Test: The Rise Of Nationalism In Europe - 4

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The first clear expression of nationalism came with:


The first clear expression of nationalism came with the French Revolution in 1789. France was a full-fledged territorial state in 1789 under the rule of an absolute monarch. The political and constitutional changes during French Revolution led to the transfer of sovereignty from the monarchy to a body of French citizens.


Nationalism brought about in Europe the emergence of :


The end result of these changes was the emergence of the nation-state in place of the multi-national dynastic empires of Europe. The concept and practices of a modern state, in which a centralized power exercised sovereign control over a clearly defined territory, had been developing over a long period of time in Europe. But a nation-state was one in which the majority of its citizens, and not only its rulers, came to develop a sense of common identity and shared history or descent.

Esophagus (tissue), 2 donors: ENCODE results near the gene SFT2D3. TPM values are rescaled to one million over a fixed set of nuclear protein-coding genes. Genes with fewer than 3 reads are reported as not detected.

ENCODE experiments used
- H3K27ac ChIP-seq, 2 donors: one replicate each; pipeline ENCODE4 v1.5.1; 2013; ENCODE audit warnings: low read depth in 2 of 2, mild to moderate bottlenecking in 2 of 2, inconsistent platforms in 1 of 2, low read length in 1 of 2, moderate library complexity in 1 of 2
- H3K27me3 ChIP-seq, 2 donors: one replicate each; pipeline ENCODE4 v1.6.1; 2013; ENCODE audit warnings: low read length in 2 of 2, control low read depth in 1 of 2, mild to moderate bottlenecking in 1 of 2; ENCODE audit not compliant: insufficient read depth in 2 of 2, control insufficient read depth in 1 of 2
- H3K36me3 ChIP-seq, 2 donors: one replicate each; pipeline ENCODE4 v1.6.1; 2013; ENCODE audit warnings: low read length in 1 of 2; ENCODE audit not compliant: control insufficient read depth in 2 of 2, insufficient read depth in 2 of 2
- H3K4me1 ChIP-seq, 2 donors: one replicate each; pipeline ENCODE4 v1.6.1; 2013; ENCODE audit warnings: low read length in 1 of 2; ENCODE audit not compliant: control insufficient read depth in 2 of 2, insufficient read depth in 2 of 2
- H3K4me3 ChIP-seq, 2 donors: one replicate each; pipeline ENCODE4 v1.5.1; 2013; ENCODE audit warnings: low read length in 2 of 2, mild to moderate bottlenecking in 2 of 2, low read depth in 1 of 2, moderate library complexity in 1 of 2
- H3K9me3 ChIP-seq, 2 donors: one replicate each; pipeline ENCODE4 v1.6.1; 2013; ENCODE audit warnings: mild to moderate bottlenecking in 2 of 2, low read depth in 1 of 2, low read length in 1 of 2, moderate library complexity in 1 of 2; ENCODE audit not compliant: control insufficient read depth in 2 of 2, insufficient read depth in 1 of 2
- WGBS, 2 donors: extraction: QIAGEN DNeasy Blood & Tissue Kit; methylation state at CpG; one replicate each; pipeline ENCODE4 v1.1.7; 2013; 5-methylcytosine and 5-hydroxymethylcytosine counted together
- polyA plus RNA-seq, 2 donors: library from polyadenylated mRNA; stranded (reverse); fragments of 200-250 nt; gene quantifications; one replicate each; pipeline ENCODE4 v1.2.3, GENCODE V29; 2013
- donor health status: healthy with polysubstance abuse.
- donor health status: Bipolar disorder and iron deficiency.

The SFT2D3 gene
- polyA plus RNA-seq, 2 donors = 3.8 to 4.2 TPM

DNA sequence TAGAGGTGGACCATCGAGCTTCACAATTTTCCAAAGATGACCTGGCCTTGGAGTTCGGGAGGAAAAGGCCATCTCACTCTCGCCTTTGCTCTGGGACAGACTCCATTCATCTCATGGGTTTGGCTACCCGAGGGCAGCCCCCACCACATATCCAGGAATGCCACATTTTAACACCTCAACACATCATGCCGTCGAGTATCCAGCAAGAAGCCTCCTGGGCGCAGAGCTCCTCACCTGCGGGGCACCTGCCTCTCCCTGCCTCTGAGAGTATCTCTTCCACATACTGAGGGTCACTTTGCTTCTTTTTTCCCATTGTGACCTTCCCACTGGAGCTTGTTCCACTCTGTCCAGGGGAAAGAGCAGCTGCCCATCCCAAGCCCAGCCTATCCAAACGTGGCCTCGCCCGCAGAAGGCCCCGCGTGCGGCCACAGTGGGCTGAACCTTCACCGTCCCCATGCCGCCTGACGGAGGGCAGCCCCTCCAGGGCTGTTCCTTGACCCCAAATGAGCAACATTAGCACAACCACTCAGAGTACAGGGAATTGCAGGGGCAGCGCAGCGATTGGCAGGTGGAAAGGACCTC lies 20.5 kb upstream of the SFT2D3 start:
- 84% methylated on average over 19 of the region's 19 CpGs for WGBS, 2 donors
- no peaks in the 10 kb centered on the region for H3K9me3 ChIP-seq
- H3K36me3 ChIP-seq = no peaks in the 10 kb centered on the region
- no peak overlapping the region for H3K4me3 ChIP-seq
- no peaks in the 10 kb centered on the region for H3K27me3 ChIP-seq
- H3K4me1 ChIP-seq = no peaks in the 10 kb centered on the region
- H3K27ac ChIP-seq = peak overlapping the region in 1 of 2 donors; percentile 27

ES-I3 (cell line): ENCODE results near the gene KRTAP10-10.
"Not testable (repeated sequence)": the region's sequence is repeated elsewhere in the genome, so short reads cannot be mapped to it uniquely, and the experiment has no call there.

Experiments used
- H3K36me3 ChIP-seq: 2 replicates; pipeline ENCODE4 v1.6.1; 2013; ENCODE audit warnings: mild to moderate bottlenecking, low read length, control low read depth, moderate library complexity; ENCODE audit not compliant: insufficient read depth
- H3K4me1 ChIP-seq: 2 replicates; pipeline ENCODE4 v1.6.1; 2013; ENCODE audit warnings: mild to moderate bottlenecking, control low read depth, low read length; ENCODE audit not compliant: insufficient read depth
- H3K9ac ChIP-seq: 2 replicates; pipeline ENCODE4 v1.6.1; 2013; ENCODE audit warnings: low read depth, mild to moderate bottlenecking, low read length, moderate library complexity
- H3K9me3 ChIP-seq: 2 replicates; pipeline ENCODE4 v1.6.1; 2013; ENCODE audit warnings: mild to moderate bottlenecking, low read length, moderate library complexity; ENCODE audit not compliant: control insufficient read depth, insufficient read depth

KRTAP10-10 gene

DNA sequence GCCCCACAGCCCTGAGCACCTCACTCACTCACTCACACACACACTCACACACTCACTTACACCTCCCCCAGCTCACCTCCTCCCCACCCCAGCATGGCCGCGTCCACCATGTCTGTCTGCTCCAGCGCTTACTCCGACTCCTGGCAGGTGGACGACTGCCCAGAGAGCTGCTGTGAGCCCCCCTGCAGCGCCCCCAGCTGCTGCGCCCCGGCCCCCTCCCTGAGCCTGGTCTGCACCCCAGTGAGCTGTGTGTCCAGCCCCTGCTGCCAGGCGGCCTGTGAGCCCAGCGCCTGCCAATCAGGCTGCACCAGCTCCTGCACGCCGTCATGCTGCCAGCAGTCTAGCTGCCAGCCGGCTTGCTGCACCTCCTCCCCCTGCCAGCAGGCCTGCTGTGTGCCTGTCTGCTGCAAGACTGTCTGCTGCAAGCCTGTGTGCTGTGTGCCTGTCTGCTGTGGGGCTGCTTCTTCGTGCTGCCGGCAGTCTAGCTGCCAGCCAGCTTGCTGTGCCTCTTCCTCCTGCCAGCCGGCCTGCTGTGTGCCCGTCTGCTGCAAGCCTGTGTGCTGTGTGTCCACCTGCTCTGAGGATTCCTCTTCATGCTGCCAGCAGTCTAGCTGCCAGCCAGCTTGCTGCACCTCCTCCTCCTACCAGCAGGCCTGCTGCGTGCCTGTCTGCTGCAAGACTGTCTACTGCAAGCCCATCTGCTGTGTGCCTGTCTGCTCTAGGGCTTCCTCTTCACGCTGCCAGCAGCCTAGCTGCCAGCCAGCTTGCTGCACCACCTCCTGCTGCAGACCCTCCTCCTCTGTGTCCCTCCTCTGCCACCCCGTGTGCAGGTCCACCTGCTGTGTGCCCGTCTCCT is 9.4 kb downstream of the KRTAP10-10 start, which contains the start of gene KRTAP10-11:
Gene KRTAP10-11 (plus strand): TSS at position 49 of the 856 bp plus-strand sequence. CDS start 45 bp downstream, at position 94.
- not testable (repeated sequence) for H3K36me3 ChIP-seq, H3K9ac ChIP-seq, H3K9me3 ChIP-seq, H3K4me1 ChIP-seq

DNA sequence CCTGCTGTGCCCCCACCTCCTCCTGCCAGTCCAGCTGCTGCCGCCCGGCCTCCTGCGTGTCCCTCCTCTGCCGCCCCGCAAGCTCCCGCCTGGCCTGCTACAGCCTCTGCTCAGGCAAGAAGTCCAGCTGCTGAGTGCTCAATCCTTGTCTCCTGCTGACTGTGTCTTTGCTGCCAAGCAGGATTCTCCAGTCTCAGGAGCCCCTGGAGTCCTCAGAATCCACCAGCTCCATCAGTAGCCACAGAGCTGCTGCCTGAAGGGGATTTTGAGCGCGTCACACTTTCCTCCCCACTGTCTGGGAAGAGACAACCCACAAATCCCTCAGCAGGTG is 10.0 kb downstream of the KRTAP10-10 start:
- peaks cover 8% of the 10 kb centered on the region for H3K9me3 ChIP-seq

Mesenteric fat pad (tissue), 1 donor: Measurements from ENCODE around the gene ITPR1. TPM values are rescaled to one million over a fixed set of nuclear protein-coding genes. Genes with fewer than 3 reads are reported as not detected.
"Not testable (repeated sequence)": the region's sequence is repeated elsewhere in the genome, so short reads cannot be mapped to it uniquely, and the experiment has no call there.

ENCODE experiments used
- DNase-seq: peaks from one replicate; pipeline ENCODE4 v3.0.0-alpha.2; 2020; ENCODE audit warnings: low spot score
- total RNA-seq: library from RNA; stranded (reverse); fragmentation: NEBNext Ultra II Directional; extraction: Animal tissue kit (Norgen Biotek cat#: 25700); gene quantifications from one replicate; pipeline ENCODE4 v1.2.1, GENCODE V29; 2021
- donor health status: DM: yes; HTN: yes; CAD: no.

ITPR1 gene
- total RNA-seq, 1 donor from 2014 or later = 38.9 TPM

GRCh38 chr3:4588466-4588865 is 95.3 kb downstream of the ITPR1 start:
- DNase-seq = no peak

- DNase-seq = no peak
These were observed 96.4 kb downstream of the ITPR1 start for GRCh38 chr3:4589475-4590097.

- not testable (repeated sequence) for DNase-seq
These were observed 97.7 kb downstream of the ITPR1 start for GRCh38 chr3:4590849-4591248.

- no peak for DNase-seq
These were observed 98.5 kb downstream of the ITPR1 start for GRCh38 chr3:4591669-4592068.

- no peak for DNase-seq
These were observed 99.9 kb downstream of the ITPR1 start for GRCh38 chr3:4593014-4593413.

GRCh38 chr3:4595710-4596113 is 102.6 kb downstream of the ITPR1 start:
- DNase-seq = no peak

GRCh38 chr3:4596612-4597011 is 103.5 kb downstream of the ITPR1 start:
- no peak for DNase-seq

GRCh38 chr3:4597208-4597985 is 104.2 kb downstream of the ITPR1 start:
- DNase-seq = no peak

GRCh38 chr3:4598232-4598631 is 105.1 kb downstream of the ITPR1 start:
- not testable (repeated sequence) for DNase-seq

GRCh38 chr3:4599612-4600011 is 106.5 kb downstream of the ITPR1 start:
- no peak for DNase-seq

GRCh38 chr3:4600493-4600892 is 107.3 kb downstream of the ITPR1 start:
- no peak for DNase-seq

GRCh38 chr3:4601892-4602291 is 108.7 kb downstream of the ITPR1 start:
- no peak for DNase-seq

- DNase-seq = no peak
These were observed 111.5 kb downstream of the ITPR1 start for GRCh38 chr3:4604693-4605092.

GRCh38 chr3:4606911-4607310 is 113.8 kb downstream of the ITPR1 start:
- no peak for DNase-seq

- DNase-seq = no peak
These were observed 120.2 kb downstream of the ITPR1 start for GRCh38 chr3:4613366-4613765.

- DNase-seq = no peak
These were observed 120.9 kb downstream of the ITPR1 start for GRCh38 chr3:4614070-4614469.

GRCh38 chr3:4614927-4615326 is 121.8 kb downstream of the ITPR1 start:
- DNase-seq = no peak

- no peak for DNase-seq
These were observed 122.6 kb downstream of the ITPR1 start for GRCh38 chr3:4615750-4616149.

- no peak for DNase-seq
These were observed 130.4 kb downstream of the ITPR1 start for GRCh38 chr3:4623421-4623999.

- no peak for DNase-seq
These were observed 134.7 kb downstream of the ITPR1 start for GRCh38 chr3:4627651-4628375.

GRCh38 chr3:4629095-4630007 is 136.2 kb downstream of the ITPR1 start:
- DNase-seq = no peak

In which century nationalism emerged in Europe


Through out the course of the 19th century, Europe witnessed revolutions, radical political changes, and industrial advancements, which had an impact on shaping the art and culture of this time. By examining literature, art, and cultural changes of the 19th century, historians can provide a different perspective of the events that took place. At the start of the 19th century, Napoleon was defeated along with his militaristic agenda, and Europe now entered many new phases of social reform. Industrialization had slowly provided much of Europe a new means of production and architecture.